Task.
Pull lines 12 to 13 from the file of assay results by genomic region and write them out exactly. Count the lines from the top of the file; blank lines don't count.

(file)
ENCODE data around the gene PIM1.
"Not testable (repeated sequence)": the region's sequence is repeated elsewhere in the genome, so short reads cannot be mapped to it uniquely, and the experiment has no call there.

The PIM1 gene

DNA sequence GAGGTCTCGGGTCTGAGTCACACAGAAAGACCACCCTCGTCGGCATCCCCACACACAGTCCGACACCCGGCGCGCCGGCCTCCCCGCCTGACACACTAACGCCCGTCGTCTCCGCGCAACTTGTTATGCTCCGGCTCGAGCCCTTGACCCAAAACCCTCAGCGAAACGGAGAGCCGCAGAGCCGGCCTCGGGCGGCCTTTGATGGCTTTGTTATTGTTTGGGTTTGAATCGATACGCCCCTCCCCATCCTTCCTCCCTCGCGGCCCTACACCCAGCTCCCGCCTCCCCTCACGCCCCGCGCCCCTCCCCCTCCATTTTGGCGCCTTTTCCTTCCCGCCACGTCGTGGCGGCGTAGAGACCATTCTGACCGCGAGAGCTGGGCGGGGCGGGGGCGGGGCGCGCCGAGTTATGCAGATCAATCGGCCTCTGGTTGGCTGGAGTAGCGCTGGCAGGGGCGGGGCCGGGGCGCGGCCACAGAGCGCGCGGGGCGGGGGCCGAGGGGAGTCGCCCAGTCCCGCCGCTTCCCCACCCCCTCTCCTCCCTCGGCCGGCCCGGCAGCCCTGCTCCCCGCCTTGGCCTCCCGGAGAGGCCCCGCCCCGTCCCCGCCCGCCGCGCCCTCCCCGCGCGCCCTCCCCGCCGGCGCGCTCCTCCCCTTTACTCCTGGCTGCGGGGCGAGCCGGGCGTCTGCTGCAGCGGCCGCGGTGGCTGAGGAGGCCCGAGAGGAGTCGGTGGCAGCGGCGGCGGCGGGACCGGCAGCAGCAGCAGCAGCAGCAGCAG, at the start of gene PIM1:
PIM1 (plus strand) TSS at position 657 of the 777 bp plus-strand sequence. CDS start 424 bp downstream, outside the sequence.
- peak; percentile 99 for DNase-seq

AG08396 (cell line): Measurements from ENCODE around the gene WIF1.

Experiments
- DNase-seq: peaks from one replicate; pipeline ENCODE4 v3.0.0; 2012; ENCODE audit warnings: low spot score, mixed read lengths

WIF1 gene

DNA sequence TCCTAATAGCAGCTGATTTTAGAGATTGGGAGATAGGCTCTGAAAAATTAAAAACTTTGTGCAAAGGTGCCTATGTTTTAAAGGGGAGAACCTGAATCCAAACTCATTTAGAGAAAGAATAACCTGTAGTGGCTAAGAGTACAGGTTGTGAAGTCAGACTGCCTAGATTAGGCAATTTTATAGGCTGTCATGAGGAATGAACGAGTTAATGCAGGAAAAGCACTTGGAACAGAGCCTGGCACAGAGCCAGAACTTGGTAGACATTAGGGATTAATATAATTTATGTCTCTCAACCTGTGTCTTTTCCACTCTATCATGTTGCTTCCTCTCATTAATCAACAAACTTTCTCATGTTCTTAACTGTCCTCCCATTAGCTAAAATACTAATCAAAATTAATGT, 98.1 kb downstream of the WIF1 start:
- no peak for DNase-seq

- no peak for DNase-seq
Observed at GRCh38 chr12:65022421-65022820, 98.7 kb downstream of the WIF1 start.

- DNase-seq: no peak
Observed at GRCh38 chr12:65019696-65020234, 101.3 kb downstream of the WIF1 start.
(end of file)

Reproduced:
- no peak for DNase-seq

- no peak for DNase-seq